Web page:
Germany to compensate ‘gay’ prisoners
Cologne Gay Pride 2016.
Around 5,000 victims of the law are still living while others took their lives because of the stigma.
If the legislation is enacted as expected, they will be able to claim €3,000 in compensation, plus an additional €1,500 for each year they spent in jail.
German Justice Minister Heiko Maas said the process was overdue.
“The rehabilitation of men who were brought up before the courts solely because of their homosexuality is long overdue,” Maas said. “They were pursued, punished and reviled by the German state just because of their love of other men, because of their sexual identity.”
Paragraph 175 was added in 1871, but it was rarely enforced until the Nazi regime expanded it to outlaw all homosexual acts between men. The law was retained in both West and East Germany after 1945.
Approximately 54,000 men were convicted in West Germany under Paragraph 175 between 1945 and 1994, when it was removed from the criminal code. Homosexuality was decriminalised in 1969.
In 2000, the German parliament approved a resolution expressing regret that Paragraph 175 was retained after 1945.
Victims of the legislation under the Nazis were legally rehabilitated in 2002, but those convicted after 1945 have not received similar pardons.
The Lesbian and Gay Federation in Germany spokesman Helmut Metzner said the group “welcomes the fact that, after long decades of ignorance, legal consequences are being drawn from the serious mass human rights violations that were committed against homosexual people by the democratic state”.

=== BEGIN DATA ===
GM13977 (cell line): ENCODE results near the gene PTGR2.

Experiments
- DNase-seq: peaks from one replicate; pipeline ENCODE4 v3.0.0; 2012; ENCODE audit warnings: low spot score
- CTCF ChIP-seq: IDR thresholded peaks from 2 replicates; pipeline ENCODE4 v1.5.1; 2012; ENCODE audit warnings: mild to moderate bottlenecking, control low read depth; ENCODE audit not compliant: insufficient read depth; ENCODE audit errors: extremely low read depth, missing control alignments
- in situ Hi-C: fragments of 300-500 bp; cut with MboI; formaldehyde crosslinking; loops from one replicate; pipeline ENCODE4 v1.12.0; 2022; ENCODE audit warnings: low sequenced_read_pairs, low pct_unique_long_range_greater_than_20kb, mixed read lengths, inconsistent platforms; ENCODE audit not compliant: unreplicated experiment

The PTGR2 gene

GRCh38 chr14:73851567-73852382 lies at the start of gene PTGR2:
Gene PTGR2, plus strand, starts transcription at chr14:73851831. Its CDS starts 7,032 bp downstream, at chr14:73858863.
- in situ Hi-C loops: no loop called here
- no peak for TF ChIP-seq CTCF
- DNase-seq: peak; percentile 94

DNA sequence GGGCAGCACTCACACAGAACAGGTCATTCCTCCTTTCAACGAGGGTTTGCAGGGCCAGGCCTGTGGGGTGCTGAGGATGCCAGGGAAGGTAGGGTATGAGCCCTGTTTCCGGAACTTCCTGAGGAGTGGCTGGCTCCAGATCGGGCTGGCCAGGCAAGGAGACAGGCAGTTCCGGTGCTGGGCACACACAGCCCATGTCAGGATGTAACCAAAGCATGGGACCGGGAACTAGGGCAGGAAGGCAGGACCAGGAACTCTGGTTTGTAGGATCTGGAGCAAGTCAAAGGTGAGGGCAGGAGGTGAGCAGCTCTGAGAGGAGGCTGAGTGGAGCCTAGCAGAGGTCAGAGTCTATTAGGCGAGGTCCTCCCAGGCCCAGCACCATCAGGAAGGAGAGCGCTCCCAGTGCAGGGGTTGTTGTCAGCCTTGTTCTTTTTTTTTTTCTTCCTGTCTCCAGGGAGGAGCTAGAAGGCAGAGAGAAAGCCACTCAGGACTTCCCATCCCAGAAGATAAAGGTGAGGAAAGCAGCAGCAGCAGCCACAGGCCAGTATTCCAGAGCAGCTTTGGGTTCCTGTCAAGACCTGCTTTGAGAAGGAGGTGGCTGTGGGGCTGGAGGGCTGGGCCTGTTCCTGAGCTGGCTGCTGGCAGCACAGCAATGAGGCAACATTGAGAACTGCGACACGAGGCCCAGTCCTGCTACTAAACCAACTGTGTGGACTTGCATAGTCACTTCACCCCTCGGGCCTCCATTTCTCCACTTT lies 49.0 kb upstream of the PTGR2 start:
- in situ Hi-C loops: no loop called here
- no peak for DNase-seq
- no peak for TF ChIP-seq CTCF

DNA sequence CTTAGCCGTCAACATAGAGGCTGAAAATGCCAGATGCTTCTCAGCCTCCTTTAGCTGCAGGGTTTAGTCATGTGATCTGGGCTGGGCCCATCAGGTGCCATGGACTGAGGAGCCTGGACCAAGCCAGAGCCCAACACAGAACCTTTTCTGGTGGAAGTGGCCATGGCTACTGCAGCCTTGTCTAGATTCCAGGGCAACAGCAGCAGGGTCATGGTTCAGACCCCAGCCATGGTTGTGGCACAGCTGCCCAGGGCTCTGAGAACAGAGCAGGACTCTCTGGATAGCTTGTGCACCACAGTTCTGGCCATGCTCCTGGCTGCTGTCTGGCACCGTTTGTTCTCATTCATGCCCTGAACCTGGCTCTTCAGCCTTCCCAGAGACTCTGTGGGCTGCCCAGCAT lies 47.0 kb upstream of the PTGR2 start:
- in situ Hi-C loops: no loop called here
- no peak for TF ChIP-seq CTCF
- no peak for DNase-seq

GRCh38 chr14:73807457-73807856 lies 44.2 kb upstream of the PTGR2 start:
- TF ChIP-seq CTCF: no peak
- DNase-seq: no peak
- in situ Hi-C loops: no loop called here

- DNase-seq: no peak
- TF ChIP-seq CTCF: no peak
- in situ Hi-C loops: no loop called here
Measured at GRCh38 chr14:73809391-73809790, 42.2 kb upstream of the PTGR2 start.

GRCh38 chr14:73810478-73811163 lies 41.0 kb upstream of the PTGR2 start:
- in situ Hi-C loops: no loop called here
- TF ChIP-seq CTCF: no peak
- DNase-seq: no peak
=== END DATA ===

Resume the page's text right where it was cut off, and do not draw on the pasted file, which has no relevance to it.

The planned legal rehabilitation will be automatic and would not require applications, although victims would have to apply to prosecutors if they wanted formal certification. The reform excludes those convicted for homosexual activity with children or for acts involving violence or threats.
It also will apply to men convicted in East Germany, which had a milder version of Paragraph 175 until homosexuality was decriminalised in 1968.
About 4,300 men are thought to have been prosecuted in the Communist satellite state. In all, around 68,300 people were convicted under Paragraph 175, in differing forms, in both German states before 1994.
Berlin’s decision comes months after the UK said it was pardoning 65,000 gay and bisexual men who were convicted under the Sexual Offences Act that criminalised private homosexual acts in England and Wales until 1967 and later in Scotland and Northern Ireland.
Picture credit: Wikimedia